Land and environment laws spell out the ground rules for protecting natural resources. The range of environmental and land legislation in New South Wales (NSW) aim at protecting the environment by encouraging recycling, reducing noise and air pollution and preventing pollution of waterways and land.

Legislation Relating To Environment

The main legislation concerning environmental management in NSW is the Protection of the Environment Operations Act 1997 NSW (POEO Act). Various other legislation include Environmental Planning and Assessment Act 1979, Mining Act 1992, Plantations and Re afforestation Act 1999, Rural Lands Protection Act 1998 etc.

The key functions of these legislation include:

Establishing regulatory structures for environmental management, including regulatory agencies and specialist Courts and tribunals such as the Land and Environment Court;

Enabling regulators to manage environmental impacts using plans, policies, standards, licenses and incentives;

Requiring those proposing environmentally significant activities to obtain approval from regulators; and

Providing administrative, civil, and criminal penalties for breach of law.

The EPA and the Office of the Environment and Heritage (OEH) are the main regulatory bodies having power and responsibilities to conserve environment and manage and improve environmental legislation in NSW.

Legislation Relating to Land Regulation

The primary law regulating the use of land in NSW is the Environmental Planning and Assessment Act 1979 (EPA Act). The EPA Act is administered by the NSW Department of Planning. The EPA Act sanctions two types of environmental planning to guide the process of developing and regulating competing land uses.

Local Environmental Plans (LEPs): These are environmental planning instruments applicable either to the whole or part of a local government area; and

State Environment Planning Policies (SEPPs): These are environmental planning instruments addressing planning issues within the State.

LEPs and SEPPs are collectively referred to as Environmental Planning Instruments (EPIs).

Role of the Land and Environment Court

The Land and Environment Court of New South Wales (the Court) was established by the Land and Environment Court Act 1979 and its jurisdiction includes merits review, judicial review, civil enforcement, criminal prosecution, criminal appeals and civil claims about planning, environmental, land, mining and other legislation. The Court determines different types of cases grouped in classes based on its jurisdiction. These are:

Class 1: Environmental Planning And Protection Appeals;

Class 2: Tree Disputes And Miscellaneous Appeals;

Class 3: Valuation, Compensation And Aboriginal Land Claim Matters;

Class 4: Civil Enforcement And Judicial Review Of Decisions Under Environmental And Planning Laws;

Class 5: Criminal Proceedings For Offences Against Planning Or Environmental Laws;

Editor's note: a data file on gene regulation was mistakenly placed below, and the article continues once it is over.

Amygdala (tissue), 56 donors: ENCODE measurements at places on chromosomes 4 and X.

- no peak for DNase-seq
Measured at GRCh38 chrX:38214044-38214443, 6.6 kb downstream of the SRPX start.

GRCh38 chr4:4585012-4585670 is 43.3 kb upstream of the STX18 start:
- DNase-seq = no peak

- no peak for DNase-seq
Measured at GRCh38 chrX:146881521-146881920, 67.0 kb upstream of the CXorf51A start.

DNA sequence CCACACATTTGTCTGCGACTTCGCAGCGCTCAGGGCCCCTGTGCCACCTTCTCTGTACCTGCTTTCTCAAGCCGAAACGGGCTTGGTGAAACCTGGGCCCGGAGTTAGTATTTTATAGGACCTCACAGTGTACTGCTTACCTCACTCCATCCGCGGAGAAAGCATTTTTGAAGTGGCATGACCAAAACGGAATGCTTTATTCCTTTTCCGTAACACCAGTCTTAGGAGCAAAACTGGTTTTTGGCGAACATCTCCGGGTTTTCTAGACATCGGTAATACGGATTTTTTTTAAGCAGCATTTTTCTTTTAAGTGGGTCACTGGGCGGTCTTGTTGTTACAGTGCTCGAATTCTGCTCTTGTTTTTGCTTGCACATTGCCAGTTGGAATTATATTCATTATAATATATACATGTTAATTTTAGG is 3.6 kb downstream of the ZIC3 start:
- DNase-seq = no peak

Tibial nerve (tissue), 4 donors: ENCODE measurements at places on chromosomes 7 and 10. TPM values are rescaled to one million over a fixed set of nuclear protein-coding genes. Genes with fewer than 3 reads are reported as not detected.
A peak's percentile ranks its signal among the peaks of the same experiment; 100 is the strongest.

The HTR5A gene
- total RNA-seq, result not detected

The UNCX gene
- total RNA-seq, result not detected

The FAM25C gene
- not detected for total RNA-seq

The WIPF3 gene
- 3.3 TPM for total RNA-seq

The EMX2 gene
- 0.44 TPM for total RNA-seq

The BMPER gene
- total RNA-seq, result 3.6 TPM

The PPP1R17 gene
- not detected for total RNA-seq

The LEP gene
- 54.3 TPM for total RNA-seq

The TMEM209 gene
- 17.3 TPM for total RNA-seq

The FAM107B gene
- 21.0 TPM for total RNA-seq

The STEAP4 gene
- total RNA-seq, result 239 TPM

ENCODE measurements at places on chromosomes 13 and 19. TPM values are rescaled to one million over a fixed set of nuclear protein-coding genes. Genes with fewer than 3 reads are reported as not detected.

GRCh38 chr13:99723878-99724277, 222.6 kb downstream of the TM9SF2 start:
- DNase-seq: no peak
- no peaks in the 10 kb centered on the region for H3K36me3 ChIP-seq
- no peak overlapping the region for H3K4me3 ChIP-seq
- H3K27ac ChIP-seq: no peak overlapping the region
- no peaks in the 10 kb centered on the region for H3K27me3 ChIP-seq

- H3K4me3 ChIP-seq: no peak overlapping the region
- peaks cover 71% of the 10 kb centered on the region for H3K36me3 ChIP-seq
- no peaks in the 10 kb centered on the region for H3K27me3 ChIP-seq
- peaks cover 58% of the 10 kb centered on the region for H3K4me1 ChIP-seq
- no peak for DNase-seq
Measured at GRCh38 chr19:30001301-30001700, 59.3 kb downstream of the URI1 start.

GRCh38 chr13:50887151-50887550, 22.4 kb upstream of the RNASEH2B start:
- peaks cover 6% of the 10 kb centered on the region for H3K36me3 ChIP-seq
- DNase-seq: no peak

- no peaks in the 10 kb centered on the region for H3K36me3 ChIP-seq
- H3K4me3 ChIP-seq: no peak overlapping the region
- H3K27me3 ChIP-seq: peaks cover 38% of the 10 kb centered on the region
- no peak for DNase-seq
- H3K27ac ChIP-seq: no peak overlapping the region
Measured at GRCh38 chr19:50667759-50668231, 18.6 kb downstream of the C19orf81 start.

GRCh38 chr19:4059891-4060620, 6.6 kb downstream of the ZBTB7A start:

Classes 6 and 7: Appeals from Convictions relating to Environmental Offences by the local Courts; and

Class 8: Mining matters.

Land and Environment Law With Regard To Developers

The Environment Protection Act 1997 and the Environment Protection Regulation 2005 requires the developers to adopt appropriate pollution control measures during construction and land development activities. These include:

Planning erosion and sediment control in the land development process in advance;

Establishing stable drainage system(s) through sites before construction activities commence;

Minimizing surface disturbance to retain the maximum area of natural vegetation cover;

Ensuring that all building works generating noise is conducted within the specific time frame; and

Incorporating measures to limit affecting air quality by minimizing dust and smoke from construction activities.

Developers Right To Appeal

A developer has the right to make an appeal to the Land and Environment Court against decisions refusing to grant development consent(s) in NSW. Development consent may be refused due to the developer’s failure in:

Advertising a development application in accordance with legal requirements;

Notifying relevant people;

Providing an Environmental Impact Statement; or

An approval cannot be given for development probation zones.

The developer can make an appeal either in the form of a merit appeal or in the form of a judicial review. The type of appeal to be made in relation to a particular development depends upon the category of development.

Merit appeal: A developer can make a merit appeal against a refusal to grant the developer development consent or against the conditions of development consent. Usually the merit appeal is heard by a Commissioner. In cases where the proceedings are lengthy, the matter is heard either by two or more Commissioners or a Judge and a Commissioner sitting together.

Judicial review: If a developer is dissatisfied with the decision of a Commissioner, an appeal can be made to a Judge of the Land and Environment Court on the ground that the Commissioner made an error of law in coming to a decision. The developer cannot submit or introduce new evidence regarding the merits of his developmental proposal.

In case the developer is dissatisfied with the outcome of the judicial review, the developer can pursue an appeal in the NSW Court of Appeal.

Owen Hodge Lawyer can advise on all issues relating to Land and Environment Law and can assist you appeal against decisions made by the Land and Environment Court.

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